307 research outputs found

    Path-dependent SDEs in Hilbert spaces

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    We study path-dependent SDEs in Hilbert spaces. By using methods based on contractions in Banach spaces, we prove existence and uniqueness of mild solutions, continuity of mild solutions with respect to perturbations of all the data of the system, G\^ateaux differentiability of generic order n of mild solutions with respect to the starting point, continuity of the G\^ateaux derivatives with respect to all the data. The analysis is performed for generic spaces of paths that do not necessarily coincide with the space of continuous functions

    Modeling interest rate dynamics: an infinite-dimensional approach

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    We present a family of models for the term structure of interest rates which describe the interest rate curve as a stochastic process in a Hilbert space. We start by decomposing the deformations of the term structure into the variations of the short rate, the long rate and the fluctuations of the curve around its average shape. This fluctuation is then described as a solution of a stochastic evolution equation in an infinite dimensional space. In the case where deformations are local in maturity, this equation reduces to a stochastic PDE, of which we give the simplest example. We discuss the properties of the solutions and show that they capture in a parsimonious manner the essential features of yield curve dynamics: imperfect correlation between maturities, mean reversion of interest rates and the structure of principal components of term structure deformations. Finally, we discuss calibration issues and show that the model parameters have a natural interpretation in terms of empirically observed quantities.Comment: Keywords: interest rates, stochastic PDE, term structure models, stochastic processes in Hilbert space. Other related works may be retrieved on http://www.eleves.ens.fr:8080/home/cont/papers.htm

    Model uncertainty and its impact on the pricing of derivative instruments

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    Model uncertainty, in the context of derivative pricing, can be defined as the uncertainty on the value of a contingent claim resulting from the lack of precise knowledge of the pricing model to be used for its valuation. We introduce here a quantitative framework for defining model uncertainty in option pricing models. After discussing some properties which a quantitative measure of model uncertainty should verify in order to be useful and relevant in the context of risk measurement and management, we propose a method for measuring model uncertainty which verifies these properties and yields numbers which are comparable to other risk measures and compatible with observations of market prices of a set of benchmark derivatives. We illustrate the difference between model uncertainty and the more common notion of "market risk" through examples. Finally, we illustrate the connection between our proposed measure of model uncertainty and the recent literature on coherent and convex risk measures.decision under ambiguity; uncertainty; option pricing; risk measures; mathematical finance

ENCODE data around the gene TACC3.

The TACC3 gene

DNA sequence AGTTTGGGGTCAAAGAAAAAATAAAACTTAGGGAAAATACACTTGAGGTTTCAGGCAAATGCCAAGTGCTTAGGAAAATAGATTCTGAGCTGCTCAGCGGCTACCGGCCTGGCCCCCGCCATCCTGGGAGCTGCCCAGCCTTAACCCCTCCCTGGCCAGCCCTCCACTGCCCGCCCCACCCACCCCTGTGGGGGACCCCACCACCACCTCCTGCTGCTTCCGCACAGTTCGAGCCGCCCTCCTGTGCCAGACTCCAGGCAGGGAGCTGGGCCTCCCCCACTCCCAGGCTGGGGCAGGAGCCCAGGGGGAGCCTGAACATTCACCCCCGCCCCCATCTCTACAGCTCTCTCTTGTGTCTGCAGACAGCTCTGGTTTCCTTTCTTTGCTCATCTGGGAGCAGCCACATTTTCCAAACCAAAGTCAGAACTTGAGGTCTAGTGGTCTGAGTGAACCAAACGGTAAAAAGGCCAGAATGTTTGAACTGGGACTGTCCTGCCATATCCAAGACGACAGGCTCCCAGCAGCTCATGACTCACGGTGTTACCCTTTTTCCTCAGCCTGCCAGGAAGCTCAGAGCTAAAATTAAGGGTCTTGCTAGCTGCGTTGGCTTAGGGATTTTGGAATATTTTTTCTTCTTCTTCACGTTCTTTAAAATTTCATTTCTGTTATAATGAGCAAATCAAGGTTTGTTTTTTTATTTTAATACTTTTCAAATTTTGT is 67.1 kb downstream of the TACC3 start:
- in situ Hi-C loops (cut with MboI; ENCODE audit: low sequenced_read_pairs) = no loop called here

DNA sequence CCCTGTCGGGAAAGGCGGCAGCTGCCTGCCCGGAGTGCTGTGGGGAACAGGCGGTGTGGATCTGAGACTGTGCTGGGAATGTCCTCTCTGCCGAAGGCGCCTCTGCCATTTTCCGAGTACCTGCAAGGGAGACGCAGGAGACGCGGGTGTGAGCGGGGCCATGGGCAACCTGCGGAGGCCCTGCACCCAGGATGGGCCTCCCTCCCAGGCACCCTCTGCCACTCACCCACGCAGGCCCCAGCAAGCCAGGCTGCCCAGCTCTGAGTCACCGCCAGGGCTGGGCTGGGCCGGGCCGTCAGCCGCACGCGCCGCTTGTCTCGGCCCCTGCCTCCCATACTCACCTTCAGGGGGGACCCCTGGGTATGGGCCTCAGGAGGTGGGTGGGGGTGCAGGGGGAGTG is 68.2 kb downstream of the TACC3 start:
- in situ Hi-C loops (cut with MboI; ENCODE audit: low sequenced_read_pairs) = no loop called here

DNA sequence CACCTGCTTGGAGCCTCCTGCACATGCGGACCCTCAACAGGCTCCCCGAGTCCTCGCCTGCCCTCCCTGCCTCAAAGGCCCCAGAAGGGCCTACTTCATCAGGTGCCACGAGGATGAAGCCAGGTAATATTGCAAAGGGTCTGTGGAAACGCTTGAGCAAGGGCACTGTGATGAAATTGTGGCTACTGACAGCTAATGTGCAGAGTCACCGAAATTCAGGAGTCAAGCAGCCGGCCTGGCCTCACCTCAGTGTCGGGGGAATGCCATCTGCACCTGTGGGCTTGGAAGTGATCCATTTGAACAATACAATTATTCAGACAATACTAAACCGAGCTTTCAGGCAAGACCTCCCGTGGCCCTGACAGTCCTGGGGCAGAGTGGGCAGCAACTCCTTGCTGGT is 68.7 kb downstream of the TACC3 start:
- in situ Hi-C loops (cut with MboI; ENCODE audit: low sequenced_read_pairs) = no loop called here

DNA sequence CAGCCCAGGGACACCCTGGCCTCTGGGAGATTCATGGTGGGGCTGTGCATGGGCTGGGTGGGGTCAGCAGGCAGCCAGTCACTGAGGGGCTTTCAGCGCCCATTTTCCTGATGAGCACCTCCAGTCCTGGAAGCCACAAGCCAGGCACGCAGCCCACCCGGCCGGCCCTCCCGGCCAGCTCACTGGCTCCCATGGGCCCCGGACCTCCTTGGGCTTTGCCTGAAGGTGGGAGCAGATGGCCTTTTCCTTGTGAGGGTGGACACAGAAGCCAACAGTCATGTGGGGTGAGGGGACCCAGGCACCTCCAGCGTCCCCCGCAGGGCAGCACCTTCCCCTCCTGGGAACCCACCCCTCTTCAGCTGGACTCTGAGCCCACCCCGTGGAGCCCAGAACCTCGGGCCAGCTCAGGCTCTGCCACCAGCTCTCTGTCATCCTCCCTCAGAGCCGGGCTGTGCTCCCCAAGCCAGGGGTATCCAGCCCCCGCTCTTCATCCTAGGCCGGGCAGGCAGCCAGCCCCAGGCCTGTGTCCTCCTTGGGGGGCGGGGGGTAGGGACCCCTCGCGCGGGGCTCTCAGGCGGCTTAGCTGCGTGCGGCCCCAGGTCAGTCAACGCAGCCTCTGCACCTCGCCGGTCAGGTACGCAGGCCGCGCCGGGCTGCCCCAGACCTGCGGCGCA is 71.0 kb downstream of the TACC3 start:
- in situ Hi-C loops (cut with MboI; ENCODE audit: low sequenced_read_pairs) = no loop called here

Pathwise integration with respect to paths of finite quadratic variation

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    We study a pathwise integral with respect to paths of finite quadratic variation, defined as the limit of non-anticipative Riemann sums for gradient-type integrands. We show that the integral satisfies a pathwise isometry property, analogous to the well-known Ito isometry for stochastic integrals. This property is then used to represent the integral as a continuous map on an appropriately defined vector space of integrands. Finally, we obtain a pathwise 'signal plus noise' decomposition for regular functionals of an irregular path with non-vanishing quadratic variation, as a unique sum of a pathwise integral and a component with zero quadratic variation.Comment: To appear in: Journal de Mathematiques Pures et Appliquee

    Convergent multiplicative processes repelled from zero: power laws and truncated power laws

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    Random multiplicative processes wt=λ1λ2...λtw_t =\lambda_1 \lambda_2 ... \lambda_t (with 0 ) lead, in the presence of a boundary constraint, to a distribution P(wt)P(w_t) in the form of a power law wt(1+μ)w_t^{-(1+\mu)}. We provide a simple and physically intuitive derivation of this result based on a random walk analogy and show the following: 1) the result applies to the asymptotic (tt \to \infty) distribution of wtw_t and should be distinguished from the central limit theorem which is a statement on the asymptotic distribution of the reduced variable 1t(logwt){1 \over \sqrt{t}}(log w_t -); 2) the necessary and sufficient conditions for P(wt)P(w_t) to be a power law are that < 0 (corresponding to a drift wt0w_t \to 0) and that wtw_t not be allowed to become too small. We discuss several models, previously unrelated, showing the common underlying mechanism for the generation of power laws by multiplicative processes: the variable logwt\log w_t undergoes a random walk biased to the left but is bounded by a repulsive ''force''. We give an approximate treatment, which becomes exact for narrow or log-normal distributions of λ\lambda, in terms of the Fokker-Planck equation. 3) For all these models, the exponent μ\mu is shown exactly to be the solution of λμ=1\langle \lambda^{\mu} \rangle = 1 and is therefore non-universal and depends on the distribution of λ\lambda.Comment: 19 pages, Latex, 4 figures available on request from [email protected]